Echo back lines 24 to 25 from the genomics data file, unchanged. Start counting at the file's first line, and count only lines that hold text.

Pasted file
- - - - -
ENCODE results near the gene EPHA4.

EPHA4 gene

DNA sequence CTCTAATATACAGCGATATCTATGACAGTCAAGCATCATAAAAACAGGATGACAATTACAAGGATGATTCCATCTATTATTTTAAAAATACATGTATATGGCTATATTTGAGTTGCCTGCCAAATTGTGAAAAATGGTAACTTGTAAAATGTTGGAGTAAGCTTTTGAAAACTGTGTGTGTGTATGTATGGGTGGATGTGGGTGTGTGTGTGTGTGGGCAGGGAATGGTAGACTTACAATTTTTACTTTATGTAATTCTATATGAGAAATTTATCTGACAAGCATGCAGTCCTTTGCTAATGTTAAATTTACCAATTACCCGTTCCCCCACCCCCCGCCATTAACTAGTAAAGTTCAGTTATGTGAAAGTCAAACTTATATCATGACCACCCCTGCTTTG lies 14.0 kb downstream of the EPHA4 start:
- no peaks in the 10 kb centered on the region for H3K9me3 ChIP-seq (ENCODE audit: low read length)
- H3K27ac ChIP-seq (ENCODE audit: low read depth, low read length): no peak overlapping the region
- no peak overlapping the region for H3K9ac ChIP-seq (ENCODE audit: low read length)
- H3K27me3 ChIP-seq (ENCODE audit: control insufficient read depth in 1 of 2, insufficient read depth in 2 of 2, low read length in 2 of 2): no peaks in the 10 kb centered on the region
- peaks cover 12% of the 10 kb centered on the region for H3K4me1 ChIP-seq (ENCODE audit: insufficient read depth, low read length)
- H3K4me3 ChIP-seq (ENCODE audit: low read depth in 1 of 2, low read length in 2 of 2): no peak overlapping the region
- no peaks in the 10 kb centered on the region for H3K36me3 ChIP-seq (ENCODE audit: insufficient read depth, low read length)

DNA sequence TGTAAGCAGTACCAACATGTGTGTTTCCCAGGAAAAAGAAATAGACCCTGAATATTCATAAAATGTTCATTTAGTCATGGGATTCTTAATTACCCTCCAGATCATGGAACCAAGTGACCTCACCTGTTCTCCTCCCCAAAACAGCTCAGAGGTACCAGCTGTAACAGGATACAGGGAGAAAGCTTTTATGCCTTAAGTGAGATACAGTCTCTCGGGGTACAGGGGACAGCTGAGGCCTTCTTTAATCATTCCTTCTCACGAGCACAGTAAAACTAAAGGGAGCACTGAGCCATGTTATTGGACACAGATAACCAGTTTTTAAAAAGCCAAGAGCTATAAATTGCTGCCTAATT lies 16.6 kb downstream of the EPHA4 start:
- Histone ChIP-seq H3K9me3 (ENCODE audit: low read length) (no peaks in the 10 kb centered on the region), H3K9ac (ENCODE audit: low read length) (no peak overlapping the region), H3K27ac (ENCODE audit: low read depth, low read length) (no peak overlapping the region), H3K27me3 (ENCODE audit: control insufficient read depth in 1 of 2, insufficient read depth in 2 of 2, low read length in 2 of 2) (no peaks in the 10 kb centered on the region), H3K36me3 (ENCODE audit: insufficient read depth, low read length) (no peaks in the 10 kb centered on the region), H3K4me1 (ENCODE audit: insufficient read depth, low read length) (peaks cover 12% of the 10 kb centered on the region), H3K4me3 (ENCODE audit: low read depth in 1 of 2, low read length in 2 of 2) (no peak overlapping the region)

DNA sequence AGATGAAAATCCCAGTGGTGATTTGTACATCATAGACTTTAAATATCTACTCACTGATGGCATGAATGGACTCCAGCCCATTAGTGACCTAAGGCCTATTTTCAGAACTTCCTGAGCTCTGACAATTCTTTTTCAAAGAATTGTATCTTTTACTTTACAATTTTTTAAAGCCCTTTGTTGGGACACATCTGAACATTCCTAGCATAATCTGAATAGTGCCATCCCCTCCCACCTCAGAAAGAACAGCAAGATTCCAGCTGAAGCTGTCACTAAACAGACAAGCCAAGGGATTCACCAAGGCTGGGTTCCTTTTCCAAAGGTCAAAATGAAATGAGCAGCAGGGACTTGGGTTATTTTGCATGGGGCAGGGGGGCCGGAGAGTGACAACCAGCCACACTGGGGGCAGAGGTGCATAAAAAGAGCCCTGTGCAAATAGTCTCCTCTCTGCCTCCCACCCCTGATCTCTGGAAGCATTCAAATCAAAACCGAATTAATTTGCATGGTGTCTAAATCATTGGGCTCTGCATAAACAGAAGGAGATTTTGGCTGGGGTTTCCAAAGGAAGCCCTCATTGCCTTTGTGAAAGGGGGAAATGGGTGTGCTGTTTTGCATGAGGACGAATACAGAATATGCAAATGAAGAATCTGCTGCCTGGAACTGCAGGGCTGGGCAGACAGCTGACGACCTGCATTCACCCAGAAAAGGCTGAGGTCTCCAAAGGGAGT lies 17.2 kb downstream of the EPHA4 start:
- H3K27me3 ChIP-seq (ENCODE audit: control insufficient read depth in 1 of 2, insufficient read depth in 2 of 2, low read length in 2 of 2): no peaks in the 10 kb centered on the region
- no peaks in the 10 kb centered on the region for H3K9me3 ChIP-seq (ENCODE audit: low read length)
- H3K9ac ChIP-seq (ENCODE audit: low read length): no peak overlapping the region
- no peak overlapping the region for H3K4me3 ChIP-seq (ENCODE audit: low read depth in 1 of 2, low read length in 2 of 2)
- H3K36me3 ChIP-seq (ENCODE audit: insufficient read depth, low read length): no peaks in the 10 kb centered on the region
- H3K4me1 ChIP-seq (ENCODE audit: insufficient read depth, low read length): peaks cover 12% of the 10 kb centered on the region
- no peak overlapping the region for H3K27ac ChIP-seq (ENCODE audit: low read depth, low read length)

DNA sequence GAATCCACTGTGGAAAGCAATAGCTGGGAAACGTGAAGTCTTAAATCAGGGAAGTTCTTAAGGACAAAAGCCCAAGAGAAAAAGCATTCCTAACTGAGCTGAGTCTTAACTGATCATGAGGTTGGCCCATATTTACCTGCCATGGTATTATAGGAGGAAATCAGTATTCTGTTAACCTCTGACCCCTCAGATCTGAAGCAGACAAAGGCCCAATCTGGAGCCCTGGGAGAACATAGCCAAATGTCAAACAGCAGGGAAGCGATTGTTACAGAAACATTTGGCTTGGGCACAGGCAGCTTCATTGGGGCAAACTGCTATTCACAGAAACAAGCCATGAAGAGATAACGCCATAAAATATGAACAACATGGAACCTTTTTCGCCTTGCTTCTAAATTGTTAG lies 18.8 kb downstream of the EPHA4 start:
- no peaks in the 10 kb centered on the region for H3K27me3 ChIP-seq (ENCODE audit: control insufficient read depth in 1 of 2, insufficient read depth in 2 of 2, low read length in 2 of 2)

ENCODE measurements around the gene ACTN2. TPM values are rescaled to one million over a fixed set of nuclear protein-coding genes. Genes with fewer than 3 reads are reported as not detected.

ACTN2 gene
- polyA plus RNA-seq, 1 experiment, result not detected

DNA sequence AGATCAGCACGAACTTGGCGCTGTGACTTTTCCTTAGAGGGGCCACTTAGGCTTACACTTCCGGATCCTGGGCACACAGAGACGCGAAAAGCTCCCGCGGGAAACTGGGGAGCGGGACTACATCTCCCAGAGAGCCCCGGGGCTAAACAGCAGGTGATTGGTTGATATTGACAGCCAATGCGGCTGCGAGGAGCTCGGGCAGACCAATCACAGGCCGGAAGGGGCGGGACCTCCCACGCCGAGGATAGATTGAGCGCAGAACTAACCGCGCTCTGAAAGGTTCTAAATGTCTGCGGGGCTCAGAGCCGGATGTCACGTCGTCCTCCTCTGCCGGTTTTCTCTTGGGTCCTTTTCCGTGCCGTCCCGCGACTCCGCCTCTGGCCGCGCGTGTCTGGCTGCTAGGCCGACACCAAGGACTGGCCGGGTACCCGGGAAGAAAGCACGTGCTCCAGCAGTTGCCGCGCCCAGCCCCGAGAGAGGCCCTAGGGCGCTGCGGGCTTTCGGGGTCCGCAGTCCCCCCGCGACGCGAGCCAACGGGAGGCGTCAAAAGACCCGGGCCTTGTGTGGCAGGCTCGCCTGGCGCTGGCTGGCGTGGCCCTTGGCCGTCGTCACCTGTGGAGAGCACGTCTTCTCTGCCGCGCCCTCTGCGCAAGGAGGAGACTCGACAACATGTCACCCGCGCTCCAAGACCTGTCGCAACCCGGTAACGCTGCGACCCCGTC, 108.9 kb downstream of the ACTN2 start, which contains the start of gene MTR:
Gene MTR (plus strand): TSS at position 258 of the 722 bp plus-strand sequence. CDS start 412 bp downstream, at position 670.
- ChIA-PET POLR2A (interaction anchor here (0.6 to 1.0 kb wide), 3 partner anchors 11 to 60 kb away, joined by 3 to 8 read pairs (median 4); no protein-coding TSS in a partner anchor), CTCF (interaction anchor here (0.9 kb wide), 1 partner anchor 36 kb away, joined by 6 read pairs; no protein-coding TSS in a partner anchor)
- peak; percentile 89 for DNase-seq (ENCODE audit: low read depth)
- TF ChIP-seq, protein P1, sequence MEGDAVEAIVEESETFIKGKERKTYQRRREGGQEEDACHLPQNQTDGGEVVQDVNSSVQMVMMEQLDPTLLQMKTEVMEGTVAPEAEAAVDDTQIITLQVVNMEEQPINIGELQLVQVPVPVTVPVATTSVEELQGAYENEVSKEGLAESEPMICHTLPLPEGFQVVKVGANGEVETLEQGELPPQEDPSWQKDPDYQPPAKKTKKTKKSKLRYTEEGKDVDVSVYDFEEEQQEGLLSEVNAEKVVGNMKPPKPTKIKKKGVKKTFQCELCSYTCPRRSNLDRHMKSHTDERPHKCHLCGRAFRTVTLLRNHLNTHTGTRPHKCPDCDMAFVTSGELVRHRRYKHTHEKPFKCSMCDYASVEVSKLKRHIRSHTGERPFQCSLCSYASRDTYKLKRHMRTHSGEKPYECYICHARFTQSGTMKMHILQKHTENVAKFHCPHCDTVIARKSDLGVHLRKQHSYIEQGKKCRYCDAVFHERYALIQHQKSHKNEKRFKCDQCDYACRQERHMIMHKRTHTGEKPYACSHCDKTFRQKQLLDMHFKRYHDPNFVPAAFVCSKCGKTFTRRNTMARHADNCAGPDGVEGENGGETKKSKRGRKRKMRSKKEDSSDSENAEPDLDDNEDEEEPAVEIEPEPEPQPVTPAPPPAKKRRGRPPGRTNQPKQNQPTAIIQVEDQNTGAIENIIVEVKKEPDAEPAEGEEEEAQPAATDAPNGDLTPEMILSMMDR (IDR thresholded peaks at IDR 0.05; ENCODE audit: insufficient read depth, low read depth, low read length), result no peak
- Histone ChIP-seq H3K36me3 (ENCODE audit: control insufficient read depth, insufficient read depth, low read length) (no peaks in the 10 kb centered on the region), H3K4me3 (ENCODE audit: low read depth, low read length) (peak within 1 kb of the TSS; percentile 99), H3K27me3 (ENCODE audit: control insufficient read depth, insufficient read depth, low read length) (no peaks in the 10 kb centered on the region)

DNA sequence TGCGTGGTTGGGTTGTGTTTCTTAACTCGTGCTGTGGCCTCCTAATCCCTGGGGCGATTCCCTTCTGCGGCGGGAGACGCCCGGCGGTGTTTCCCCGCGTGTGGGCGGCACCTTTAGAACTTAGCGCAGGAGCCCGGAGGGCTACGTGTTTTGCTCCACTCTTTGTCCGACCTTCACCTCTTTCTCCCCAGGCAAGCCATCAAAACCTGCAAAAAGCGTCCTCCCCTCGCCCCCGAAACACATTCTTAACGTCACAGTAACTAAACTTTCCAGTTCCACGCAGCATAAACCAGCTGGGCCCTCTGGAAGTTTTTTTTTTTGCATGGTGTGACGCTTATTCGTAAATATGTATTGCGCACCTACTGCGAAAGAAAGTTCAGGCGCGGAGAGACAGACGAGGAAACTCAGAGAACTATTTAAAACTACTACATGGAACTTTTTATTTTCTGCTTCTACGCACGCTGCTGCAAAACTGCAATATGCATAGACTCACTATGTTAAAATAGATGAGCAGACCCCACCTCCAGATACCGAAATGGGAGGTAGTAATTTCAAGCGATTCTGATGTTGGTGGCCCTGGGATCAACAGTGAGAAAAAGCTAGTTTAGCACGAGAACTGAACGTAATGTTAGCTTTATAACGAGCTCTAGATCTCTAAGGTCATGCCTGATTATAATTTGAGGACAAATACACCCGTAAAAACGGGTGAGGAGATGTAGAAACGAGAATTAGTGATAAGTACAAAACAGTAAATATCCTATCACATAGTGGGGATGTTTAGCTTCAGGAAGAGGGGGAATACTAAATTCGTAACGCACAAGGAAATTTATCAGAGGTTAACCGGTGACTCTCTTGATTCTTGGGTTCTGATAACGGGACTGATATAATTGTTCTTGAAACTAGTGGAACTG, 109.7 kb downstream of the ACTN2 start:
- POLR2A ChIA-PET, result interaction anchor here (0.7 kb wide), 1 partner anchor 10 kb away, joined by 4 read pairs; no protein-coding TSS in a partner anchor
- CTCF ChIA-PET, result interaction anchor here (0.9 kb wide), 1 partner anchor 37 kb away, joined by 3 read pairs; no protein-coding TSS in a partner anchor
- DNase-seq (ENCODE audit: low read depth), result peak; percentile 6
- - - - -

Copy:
ACTN2 gene
- polyA plus RNA-seq, 1 experiment, result not detected